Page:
If you’re off-roading, you definitely want a rucksack. It needs to be small and compact. It should fit a CamelBak, some sunscreen and maybe a replacement t-shirt, but that’s it.


In order to prevent getting absolutely soaked if it rains, you’ll need to get some mudguards. Most bikes don’t come with them, as they don’t look very slick, but if you’re planning on all-weather riding, you will instantly regret not having them.

This is particularly true if you live in wet climates and get rain year-round. Believe me – it’s not worth the constant dampness.

Lights & Pumps

If you’re riding at night, you need a light. And let’s face it – you never know when you’re going to end up out and about after dark. Having a light both illuminates the road ahead of you and makes you visible. Bright LEDs are always a good option.

And when it comes to pumps, you never know when you’ll get a flat. Just best to be prepared.

Shipping and Delivery

We want to make sure you know exactly what you’re getting when you order from us, so here are all the details you will need to know for shipping and delivery:

International Delivery

The Bicycle Store now delivers to over 140 countries worldwide. Freight options are dependent on parcel weight and include Air Mail and Registered Air Mail. We do not charge handling fees and any discounts on freight we receive are passed onto our customers.  Delivery times vary dependant on destination, please allow 5-14 working days for delivery.

National Delivery

We deliver parts and accessories to all states and territories in Australia. All products are delivered using eParcel, Australia Post or Star Track Express. Please allow 3-7 working days for delivery of parts, accessories, clothing or bikes. Some items may take longer – subject to stock levels and availability.  Remote country areas may take up to 14 days.  Please note that public holidays, floods, strikes, storms and road closures can further disrupt freight and thus delivery could take longer under these circumstances.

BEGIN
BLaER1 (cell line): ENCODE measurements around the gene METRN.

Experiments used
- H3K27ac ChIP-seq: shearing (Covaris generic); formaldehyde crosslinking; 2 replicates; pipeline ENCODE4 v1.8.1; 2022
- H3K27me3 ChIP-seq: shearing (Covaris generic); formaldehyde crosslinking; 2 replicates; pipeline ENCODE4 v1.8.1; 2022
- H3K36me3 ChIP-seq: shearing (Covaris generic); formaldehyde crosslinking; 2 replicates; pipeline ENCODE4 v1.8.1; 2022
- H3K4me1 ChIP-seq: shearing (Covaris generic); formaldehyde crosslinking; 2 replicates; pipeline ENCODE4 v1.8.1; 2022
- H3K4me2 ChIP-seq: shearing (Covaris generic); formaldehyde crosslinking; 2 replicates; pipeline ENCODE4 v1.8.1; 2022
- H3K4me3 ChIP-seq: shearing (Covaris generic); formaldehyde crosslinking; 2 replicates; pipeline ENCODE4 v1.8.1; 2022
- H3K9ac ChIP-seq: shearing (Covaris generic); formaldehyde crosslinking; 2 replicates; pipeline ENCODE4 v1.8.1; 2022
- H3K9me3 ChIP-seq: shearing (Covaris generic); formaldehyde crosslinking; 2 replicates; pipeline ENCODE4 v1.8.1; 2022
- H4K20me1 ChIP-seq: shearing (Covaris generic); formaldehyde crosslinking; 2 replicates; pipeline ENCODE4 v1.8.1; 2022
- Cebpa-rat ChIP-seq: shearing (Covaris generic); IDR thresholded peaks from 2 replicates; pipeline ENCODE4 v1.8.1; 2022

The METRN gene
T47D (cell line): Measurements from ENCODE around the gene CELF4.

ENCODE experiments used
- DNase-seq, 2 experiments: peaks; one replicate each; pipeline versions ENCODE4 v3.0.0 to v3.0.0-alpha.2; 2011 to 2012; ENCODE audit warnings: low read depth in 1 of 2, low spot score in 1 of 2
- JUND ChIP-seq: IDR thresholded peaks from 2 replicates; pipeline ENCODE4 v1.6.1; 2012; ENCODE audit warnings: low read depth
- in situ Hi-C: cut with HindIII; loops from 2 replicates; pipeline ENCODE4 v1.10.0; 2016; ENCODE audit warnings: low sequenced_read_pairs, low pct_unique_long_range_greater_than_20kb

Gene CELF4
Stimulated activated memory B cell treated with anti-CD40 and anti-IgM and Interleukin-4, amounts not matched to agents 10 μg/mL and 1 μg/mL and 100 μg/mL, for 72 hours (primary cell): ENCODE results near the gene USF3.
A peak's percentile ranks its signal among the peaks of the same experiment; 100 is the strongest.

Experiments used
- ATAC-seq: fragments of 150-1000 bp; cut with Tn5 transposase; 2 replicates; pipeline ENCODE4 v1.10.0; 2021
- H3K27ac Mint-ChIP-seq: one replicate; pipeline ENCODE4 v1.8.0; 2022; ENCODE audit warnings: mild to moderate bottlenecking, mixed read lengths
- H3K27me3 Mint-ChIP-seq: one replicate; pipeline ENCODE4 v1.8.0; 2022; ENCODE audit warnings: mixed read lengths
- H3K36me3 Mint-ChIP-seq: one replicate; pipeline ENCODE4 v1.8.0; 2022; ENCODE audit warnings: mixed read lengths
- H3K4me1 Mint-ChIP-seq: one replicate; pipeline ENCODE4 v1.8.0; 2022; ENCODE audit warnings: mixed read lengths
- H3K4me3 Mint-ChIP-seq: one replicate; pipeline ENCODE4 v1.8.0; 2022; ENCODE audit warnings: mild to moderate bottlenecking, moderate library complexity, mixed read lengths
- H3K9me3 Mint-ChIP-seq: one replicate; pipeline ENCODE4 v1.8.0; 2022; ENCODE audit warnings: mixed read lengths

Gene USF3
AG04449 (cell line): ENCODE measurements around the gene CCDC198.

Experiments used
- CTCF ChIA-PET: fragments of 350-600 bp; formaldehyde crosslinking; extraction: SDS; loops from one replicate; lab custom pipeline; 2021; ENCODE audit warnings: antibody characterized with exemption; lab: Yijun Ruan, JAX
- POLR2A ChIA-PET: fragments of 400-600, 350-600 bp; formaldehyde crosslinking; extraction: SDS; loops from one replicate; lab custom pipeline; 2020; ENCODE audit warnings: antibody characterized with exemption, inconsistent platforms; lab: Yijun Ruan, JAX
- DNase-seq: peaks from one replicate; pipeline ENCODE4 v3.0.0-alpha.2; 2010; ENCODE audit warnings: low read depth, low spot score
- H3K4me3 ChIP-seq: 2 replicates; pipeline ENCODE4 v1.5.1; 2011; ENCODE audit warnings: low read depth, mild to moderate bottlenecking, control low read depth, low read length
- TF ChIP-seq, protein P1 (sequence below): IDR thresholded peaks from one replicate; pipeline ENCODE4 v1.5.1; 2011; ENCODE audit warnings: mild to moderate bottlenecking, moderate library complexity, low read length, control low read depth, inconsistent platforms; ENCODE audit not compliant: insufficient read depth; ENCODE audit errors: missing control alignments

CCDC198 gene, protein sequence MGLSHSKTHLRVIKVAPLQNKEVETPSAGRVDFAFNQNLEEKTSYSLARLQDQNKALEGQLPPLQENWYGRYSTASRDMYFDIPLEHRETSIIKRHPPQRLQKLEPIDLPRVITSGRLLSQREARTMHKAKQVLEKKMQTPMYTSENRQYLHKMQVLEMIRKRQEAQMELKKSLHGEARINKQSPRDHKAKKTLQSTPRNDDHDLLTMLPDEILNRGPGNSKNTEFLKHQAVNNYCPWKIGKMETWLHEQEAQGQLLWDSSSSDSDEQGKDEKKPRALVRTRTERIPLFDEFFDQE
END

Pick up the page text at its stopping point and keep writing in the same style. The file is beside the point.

Bicycle Delivery

We also deliver bikes fully assembled to the Sydney Metropolitan, Newcastle and Central Coast regions.  Delivery costs are displayed both in the shopping cart and checkout areas. We are unable to send some bicycle brands in boxes, to check on our current delivery restrictions and which bike brands are affected see the Manufacturer and Supplier Policies for further information.

Damaged or Missing Goods

Due to insurance conditions placed upon us by carriers, it is imperative that upon receiving your delivery that you immediately notify us if there is any missing items from your order, we need to receive notification within 48hours of the items being delivered. We advise caution when accepting boxed packages which are damaged, we suggest ensuring your items are not damaged before signing off on delivery.Please Note: Acceptance of delivery voids any liability to freight company.

How to Calculate Freight Cost

If you want to calculate freight on a single item, the easiest way to do this is on the product detail page of the item you wish to purchase, directly underneath the product photos on the left-hand side, simply enter your postcode and the freight amount will be displayed, if however you have more than one item in cart, please use the following procedure to calculate your freight amount.